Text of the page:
Perhaps in an another attempt to clear the air, President Obama agreed to appear on a Cuban comedy show, and it is painful to watch. In a running bit, Cuban comedian Luis Silva has a character called Pánfilo, who always tries to call the U.S. President, and finds himself rebuffed. But this time, in the sketch that wouldn't end, Obama actually answers and it is wildly uncomfortable. Maybe it's so bad, it's actually good? Well, probably not. Discuss
President Obama has begun talks with Supreme Court Justice candidates to replace Justice Antonin Scalia. Among those who are being considered are Chief Judge Merrick Garland of the U.S. Court of Appeals for the District of Columbia; Judge Sri Srinivasan, of the same court; Judge Paul Watford, of the 9th Circuit Court of Appeals based in San Francisco; Judge Jane Kelly, of the 8th Circuit Court of Appeals based in St. Louis; and U.S. District Judge Ketanji Brown Jackson, who serves in Washington, D.C. NPR reports that Garland, Srinivasan and Watford are on the short list for the vacancy.
The president is moving ahead with the nomination process despite Republican senators' statements that they will not consider—or even meet with—an Obama appointee. They want the next president to make the nomination. Discuss
President Obama unveiled his plan to fulfill his campaign promise to shut down Guantanamo Bay. The plan suggests moving 35 of the 91 remaining prisoners to other countries and the rest to facilities on U.S. soil. The proposal comes seven years after the president, then insurgent candidate, first promised to close the facility. The president cheekily recalled this history, remarking that President Bush and his then rival for office, Senator John McCain, supported closing the prison before the facility became “ a partisan issue.” During his speech, the president outlined his reasons for closing the prison:
For many years, it has been clear that the detention facility at Guantanamo Bay does not advance our national security. This is not just my opinion. This is the opinion of experts and the opinion of many in our military. As Americans, we pride ourselves as being a beacon to other nations—a model of the rule of law. But 15 years after the worst terrorist attacks in American history, we are still having to defend the existence of a facility and a process when not a single verdict has been reached in those attacks.
Two administration officials who spoke with reporters gave details to how they plan to save money by closing the facility and explained that this new plan was drafted to work with Congress, where closing the facility has been met with great opposition. “We hope that this will be the beginning of a more sustained conversation in which we articulate some of the thinking behind it,” one of the officials said. “We’re not entirely clear on how that conversation will play out, but we’re committed to moving it forward.” Discuss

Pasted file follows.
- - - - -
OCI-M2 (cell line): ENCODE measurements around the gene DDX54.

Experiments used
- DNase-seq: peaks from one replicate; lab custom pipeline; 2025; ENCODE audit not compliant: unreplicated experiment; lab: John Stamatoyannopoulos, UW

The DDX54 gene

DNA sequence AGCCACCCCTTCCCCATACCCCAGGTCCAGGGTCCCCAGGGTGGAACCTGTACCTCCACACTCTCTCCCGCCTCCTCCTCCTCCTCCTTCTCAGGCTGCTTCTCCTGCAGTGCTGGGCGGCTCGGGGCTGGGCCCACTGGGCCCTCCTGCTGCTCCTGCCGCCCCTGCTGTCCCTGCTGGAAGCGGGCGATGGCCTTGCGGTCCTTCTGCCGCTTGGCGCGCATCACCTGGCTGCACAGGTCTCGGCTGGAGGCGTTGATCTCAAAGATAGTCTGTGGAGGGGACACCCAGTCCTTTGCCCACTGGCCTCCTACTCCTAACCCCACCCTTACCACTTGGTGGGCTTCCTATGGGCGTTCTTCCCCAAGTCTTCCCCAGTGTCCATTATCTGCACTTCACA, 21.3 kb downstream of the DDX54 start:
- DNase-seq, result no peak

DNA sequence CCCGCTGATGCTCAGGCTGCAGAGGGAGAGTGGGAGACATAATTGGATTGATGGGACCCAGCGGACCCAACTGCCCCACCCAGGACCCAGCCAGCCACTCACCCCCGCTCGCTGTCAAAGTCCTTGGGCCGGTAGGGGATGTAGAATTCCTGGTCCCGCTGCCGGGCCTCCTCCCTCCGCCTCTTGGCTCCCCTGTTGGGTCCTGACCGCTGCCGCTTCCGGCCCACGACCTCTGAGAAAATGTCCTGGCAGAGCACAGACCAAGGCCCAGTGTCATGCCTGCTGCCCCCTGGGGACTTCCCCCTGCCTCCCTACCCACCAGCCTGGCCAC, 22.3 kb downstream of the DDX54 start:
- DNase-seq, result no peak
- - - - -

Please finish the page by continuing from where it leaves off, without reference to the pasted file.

President Obama is planning a trip to Cuba March 21, which will make him the first sitting U.S. president to set foot in the country for more than 80 years. This news comes 15 months after Obama's pledge with Raul Castro to reopen diplomatic channels between the U.S. and Cuba after exchanging prisoners. Since the humanitarian release of U.S. contractor Alan Gross in December 2014, the U.S. and Cuba have been through a series of diplomatic talks resulting in the reopening of embassies and a recent commercial airline deal. Calvin Coolidge was the last sitting president to visit Cuba, back in 1928. ABC News reports that the National Security Council will make an official announcement in a White House briefing sometime today. Discuss
President Obama has threatened to veto a bill that would strengthen screening for Syrian refugees entering the country. The White House released a statement defending the current screening process and criticizing the new bill for its potential to cause "significant delays and obstacles" for the current vetting process, saying: "Given the lives at stake and the critical importance to our partners in the Middle East and Europe of American leadership in addressing the Syrian refugee crisis ... [Obama] would veto the bill."
The bill, which sets high standards for admission, requires the FBI director to certify a background check for each refugee and sign-offs by top security officials that certify the refugee is not a threat. Republican House Homeland Security Committee Chairman Michael McCaul called for a "pause" in refugee admittance, but President Obama seems to have no intention of doing so. He tweeted Wednesday: "Slamming the door in the face of refugees would betray our deepest values. That's not who we are. And it's not what we're going to do." House Speaker Paul Ryan stressed that though the new screening process would be rigorous, the refugees would not be subjected to religious tests. The chamber will vote on the bill later this week. Discuss